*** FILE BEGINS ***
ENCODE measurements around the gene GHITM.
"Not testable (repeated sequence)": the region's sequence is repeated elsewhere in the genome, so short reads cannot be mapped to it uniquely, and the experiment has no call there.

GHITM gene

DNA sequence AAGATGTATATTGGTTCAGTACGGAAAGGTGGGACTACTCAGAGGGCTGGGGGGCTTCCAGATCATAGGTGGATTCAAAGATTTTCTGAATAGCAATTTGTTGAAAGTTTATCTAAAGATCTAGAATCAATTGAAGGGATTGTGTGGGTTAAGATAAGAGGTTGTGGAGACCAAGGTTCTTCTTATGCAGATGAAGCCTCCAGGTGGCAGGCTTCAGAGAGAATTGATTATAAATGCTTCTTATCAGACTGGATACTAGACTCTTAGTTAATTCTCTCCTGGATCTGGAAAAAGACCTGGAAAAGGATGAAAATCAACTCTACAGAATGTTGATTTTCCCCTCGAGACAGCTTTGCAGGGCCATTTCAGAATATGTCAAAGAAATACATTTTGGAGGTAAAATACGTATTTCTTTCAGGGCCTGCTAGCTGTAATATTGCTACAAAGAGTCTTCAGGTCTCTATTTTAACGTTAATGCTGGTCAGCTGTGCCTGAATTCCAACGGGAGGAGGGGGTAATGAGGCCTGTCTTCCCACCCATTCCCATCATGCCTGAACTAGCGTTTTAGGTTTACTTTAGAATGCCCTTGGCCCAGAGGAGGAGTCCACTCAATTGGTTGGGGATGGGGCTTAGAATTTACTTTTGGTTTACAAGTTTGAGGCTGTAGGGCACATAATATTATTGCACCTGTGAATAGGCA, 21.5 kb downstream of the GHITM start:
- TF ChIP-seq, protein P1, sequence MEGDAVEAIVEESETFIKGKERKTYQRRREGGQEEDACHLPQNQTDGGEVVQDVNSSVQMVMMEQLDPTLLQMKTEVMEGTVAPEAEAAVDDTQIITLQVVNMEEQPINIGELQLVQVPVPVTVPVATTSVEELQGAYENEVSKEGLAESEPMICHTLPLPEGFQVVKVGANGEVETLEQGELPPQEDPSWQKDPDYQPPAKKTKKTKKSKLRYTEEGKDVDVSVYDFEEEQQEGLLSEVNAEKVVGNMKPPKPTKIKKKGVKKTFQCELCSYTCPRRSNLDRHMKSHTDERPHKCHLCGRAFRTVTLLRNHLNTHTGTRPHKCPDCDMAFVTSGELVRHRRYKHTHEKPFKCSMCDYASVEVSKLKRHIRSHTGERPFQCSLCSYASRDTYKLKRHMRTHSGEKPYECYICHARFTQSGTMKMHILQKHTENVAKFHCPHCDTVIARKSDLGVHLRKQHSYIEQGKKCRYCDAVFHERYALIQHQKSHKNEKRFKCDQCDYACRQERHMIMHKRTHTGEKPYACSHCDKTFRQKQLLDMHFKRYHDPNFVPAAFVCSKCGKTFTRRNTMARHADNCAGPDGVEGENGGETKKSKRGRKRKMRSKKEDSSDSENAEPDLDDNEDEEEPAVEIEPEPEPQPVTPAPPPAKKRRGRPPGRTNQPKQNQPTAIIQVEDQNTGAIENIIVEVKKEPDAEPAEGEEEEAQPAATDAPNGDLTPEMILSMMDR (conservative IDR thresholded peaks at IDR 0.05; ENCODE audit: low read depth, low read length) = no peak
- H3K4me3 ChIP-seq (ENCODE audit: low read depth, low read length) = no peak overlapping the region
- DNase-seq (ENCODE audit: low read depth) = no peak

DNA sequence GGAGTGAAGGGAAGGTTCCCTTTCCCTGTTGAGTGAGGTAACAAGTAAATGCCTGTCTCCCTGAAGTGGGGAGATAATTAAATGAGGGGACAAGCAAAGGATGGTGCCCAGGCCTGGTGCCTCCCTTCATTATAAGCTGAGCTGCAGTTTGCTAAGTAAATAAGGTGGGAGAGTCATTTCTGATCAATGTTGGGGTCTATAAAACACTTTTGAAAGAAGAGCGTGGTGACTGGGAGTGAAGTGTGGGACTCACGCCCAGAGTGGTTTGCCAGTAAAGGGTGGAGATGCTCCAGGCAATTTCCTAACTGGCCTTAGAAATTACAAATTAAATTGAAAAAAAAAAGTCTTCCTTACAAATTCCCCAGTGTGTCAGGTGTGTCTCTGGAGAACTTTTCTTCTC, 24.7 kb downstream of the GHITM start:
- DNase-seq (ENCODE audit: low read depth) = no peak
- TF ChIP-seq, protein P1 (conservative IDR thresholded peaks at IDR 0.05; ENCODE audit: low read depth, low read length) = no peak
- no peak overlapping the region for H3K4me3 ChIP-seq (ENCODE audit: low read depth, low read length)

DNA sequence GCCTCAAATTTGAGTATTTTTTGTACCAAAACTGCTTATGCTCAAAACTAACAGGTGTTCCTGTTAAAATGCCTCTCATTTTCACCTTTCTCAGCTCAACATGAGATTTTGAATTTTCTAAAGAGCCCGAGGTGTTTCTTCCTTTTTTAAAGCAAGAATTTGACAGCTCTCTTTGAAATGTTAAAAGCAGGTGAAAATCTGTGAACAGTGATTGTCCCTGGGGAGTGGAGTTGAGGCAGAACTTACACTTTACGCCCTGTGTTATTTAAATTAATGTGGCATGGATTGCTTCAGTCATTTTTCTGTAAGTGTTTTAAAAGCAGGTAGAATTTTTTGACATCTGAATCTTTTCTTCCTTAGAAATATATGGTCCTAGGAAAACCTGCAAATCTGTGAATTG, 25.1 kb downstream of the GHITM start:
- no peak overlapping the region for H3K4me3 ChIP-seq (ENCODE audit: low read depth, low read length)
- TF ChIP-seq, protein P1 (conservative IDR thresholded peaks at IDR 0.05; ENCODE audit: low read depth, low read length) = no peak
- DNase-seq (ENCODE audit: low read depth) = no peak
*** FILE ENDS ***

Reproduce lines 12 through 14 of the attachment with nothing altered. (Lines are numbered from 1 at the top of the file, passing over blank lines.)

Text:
DNA sequence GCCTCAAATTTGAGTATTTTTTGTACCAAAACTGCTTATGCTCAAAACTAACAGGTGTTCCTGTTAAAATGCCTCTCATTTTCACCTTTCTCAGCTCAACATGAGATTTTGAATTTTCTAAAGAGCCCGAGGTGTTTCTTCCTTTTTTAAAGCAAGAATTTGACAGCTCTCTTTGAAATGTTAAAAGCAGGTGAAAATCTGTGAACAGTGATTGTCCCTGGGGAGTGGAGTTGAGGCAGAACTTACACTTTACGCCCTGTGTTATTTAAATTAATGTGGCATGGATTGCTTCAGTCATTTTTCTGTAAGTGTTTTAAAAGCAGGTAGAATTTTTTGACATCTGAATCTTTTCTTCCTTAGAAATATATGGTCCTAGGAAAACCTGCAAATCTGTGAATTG, 25.1 kb downstream of the GHITM start:
- no peak overlapping the region for H3K4me3 ChIP-seq (ENCODE audit: low read depth, low read length)
- TF ChIP-seq, protein P1 (conservative IDR thresholded peaks at IDR 0.05; ENCODE audit: low read depth, low read length) = no peak